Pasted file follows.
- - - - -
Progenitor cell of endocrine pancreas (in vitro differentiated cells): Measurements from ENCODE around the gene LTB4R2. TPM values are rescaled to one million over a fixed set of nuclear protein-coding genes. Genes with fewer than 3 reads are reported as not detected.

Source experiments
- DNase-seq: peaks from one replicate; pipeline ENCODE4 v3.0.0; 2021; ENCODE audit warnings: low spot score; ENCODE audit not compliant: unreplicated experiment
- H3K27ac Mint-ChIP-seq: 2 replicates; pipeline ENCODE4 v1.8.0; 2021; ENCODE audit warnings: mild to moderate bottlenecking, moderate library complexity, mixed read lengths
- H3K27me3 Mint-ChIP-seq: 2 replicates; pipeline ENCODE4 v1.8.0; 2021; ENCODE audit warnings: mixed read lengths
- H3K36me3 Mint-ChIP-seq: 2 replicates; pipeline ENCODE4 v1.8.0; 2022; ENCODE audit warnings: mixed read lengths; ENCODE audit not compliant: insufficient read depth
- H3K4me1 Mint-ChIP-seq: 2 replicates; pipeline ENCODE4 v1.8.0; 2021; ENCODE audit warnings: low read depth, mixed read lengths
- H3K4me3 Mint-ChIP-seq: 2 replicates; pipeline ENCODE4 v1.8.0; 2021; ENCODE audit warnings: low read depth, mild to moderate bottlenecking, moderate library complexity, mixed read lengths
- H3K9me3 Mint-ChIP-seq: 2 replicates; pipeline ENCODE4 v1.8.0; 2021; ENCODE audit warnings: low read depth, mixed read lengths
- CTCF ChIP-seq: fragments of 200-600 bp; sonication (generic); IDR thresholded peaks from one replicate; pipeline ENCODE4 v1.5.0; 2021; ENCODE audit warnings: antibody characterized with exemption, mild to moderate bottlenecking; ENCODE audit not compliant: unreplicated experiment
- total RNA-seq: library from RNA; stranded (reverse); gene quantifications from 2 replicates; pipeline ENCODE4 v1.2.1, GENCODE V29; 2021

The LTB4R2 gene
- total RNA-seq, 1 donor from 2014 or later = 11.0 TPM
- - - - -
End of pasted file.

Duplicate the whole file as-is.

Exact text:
Progenitor cell of endocrine pancreas (in vitro differentiated cells): Measurements from ENCODE around the gene LTB4R2. TPM values are rescaled to one million over a fixed set of nuclear protein-coding genes. Genes with fewer than 3 reads are reported as not detected.

Source experiments
- DNase-seq: peaks from one replicate; pipeline ENCODE4 v3.0.0; 2021; ENCODE audit warnings: low spot score; ENCODE audit not compliant: unreplicated experiment
- H3K27ac Mint-ChIP-seq: 2 replicates; pipeline ENCODE4 v1.8.0; 2021; ENCODE audit warnings: mild to moderate bottlenecking, moderate library complexity, mixed read lengths
- H3K27me3 Mint-ChIP-seq: 2 replicates; pipeline ENCODE4 v1.8.0; 2021; ENCODE audit warnings: mixed read lengths
- H3K36me3 Mint-ChIP-seq: 2 replicates; pipeline ENCODE4 v1.8.0; 2022; ENCODE audit warnings: mixed read lengths; ENCODE audit not compliant: insufficient read depth
- H3K4me1 Mint-ChIP-seq: 2 replicates; pipeline ENCODE4 v1.8.0; 2021; ENCODE audit warnings: low read depth, mixed read lengths
- H3K4me3 Mint-ChIP-seq: 2 replicates; pipeline ENCODE4 v1.8.0; 2021; ENCODE audit warnings: low read depth, mild to moderate bottlenecking, moderate library complexity, mixed read lengths
- H3K9me3 Mint-ChIP-seq: 2 replicates; pipeline ENCODE4 v1.8.0; 2021; ENCODE audit warnings: low read depth, mixed read lengths
- CTCF ChIP-seq: fragments of 200-600 bp; sonication (generic); IDR thresholded peaks from one replicate; pipeline ENCODE4 v1.5.0; 2021; ENCODE audit warnings: antibody characterized with exemption, mild to moderate bottlenecking; ENCODE audit not compliant: unreplicated experiment
- total RNA-seq: library from RNA; stranded (reverse); gene quantifications from 2 replicates; pipeline ENCODE4 v1.2.1, GENCODE V29; 2021

The LTB4R2 gene
- total RNA-seq, 1 donor from 2014 or later = 11.0 TPM